Erin has to renew her passport and, at the same time, I get to meet the Canadian High Commission's education officer to chat about academic exchanges between Canada and New Zealand. Afterwards I get to sit with Erin over coffee and hear what she's learning about place and meaning making, the Canadians teaching at Canterbury Uni and New Zealand life so far. It is a treat to experience her enthusiasm.
Driving along the coast highway we reach the mouth of the Whanagnui and dine on vaguely Italian food in a shady bower beside the river. The Whanganui is the longest navigable river in New Zealand and its history has much in common with the upper Yukon River we know so well at home. Maori exploration, tales of founding and intermarriages securing peace and security in its watershed. Newcomer pioneers similarly used the river as an avenue for settlement and steam boats, one reconstructed and now offering short tourist runs on the lower reaches goes past us while we finish our lunch.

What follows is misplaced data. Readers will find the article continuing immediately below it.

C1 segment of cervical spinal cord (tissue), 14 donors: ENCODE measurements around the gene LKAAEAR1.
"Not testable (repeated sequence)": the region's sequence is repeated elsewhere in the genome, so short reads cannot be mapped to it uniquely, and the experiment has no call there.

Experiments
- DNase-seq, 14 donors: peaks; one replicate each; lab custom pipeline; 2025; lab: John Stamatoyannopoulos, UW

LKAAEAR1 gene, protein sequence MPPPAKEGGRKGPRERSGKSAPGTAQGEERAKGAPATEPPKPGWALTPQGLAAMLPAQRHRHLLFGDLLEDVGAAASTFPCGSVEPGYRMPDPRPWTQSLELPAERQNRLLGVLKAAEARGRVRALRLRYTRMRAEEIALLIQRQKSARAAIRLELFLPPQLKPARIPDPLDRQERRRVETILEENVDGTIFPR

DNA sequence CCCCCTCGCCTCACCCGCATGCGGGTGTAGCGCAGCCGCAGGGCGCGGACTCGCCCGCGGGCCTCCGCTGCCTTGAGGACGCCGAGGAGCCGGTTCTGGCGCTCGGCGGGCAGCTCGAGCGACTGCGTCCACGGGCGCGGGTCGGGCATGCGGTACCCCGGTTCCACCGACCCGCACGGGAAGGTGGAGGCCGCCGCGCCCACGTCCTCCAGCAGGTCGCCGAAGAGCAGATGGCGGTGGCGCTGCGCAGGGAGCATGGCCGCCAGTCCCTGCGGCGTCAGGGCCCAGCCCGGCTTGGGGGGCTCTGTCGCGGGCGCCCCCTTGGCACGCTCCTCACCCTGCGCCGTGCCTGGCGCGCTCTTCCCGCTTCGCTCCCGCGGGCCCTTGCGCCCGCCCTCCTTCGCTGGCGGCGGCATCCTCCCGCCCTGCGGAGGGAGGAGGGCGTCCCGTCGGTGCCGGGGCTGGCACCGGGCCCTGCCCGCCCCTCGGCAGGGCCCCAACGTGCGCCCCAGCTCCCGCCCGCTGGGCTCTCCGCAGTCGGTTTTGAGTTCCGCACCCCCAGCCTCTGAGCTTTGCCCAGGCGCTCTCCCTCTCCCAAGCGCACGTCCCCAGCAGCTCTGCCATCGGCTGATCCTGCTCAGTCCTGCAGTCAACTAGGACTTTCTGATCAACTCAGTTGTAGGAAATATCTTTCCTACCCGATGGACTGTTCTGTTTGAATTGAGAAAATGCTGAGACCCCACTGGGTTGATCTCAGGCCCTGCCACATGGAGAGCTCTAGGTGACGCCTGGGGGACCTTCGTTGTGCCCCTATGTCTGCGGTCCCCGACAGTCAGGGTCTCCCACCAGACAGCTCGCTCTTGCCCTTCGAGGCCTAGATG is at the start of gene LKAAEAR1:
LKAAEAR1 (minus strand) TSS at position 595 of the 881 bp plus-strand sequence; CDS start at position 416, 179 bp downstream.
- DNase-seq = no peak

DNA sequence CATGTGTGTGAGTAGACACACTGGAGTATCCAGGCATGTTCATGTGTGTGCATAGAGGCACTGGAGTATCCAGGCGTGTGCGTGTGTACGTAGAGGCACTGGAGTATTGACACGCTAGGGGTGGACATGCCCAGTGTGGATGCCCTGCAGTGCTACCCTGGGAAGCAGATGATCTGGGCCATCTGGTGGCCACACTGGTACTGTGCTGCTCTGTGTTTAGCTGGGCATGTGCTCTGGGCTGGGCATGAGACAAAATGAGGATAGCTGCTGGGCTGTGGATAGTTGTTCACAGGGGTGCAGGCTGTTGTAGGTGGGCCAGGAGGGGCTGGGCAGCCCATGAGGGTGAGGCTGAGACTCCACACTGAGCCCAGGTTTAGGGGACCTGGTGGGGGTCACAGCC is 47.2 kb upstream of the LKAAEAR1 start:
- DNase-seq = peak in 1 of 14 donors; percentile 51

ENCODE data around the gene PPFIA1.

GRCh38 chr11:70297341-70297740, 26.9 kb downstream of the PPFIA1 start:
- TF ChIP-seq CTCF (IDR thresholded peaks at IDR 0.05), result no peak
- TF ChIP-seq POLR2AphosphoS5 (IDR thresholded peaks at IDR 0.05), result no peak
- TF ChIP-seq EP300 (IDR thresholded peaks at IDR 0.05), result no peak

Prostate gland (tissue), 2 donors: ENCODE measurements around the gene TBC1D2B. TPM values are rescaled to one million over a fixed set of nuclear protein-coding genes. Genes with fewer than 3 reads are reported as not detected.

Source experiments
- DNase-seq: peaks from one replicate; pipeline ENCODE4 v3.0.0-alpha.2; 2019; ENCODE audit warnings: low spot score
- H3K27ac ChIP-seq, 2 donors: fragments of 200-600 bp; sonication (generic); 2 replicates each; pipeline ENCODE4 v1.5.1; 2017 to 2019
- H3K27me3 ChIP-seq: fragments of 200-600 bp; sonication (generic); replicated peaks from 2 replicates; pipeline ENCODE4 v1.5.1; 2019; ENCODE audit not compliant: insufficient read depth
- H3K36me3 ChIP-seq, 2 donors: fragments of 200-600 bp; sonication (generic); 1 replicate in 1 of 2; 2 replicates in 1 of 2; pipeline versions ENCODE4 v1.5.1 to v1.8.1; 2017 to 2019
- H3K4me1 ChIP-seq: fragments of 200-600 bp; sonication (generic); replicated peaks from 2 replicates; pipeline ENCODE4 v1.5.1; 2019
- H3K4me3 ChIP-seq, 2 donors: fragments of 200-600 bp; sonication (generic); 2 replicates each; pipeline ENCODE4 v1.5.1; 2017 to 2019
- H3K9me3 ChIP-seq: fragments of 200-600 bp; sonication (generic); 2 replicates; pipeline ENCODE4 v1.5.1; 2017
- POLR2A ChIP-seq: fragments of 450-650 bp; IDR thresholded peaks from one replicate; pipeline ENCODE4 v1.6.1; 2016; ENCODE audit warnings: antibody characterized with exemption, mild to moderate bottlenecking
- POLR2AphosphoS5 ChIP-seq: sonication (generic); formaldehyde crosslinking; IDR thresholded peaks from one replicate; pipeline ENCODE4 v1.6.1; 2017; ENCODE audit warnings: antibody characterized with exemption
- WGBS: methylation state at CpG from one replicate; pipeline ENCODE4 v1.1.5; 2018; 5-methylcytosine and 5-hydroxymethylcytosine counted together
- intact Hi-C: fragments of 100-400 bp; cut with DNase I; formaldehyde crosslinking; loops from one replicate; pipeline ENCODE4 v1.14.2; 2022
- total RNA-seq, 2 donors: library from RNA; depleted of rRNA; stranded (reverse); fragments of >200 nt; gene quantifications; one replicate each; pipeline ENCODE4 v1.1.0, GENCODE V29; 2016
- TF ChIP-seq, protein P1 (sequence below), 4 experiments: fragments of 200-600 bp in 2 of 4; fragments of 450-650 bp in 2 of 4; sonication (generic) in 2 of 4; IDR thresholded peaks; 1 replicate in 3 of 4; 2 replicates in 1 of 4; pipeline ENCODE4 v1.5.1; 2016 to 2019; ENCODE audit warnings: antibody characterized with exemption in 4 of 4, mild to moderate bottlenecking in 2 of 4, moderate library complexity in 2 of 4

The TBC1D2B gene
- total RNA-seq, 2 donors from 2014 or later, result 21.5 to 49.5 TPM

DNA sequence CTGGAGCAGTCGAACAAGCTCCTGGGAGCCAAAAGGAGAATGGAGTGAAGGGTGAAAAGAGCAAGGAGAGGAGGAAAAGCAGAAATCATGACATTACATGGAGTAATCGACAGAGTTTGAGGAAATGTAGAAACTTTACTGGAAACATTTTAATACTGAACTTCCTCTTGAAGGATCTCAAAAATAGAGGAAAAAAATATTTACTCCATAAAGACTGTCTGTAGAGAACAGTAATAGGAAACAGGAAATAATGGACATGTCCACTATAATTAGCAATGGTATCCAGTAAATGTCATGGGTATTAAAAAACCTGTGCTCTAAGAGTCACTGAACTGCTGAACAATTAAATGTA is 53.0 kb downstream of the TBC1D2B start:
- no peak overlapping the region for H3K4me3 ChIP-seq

In the evening we are camped along the upper reaches of the river at Taumarunui (Toe-ma-ra-newy) The water is low and shines green from the surrounding vegetation. It has a faint smell of musk, possibly rising from the lush, highly varied vegetation along its banks. Tomorrow morning we will immerse ourselves in the smell, taste and history of this river.